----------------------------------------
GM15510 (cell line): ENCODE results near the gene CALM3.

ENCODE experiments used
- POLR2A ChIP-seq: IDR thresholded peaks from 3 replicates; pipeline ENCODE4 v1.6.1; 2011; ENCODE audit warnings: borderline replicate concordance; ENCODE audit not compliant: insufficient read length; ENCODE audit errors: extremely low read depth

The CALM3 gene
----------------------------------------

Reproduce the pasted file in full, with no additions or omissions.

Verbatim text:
GM15510 (cell line): ENCODE results near the gene CALM3.

ENCODE experiments used
- POLR2A ChIP-seq: IDR thresholded peaks from 3 replicates; pipeline ENCODE4 v1.6.1; 2011; ENCODE audit warnings: borderline replicate concordance; ENCODE audit not compliant: insufficient read length; ENCODE audit errors: extremely low read depth

The CALM3 gene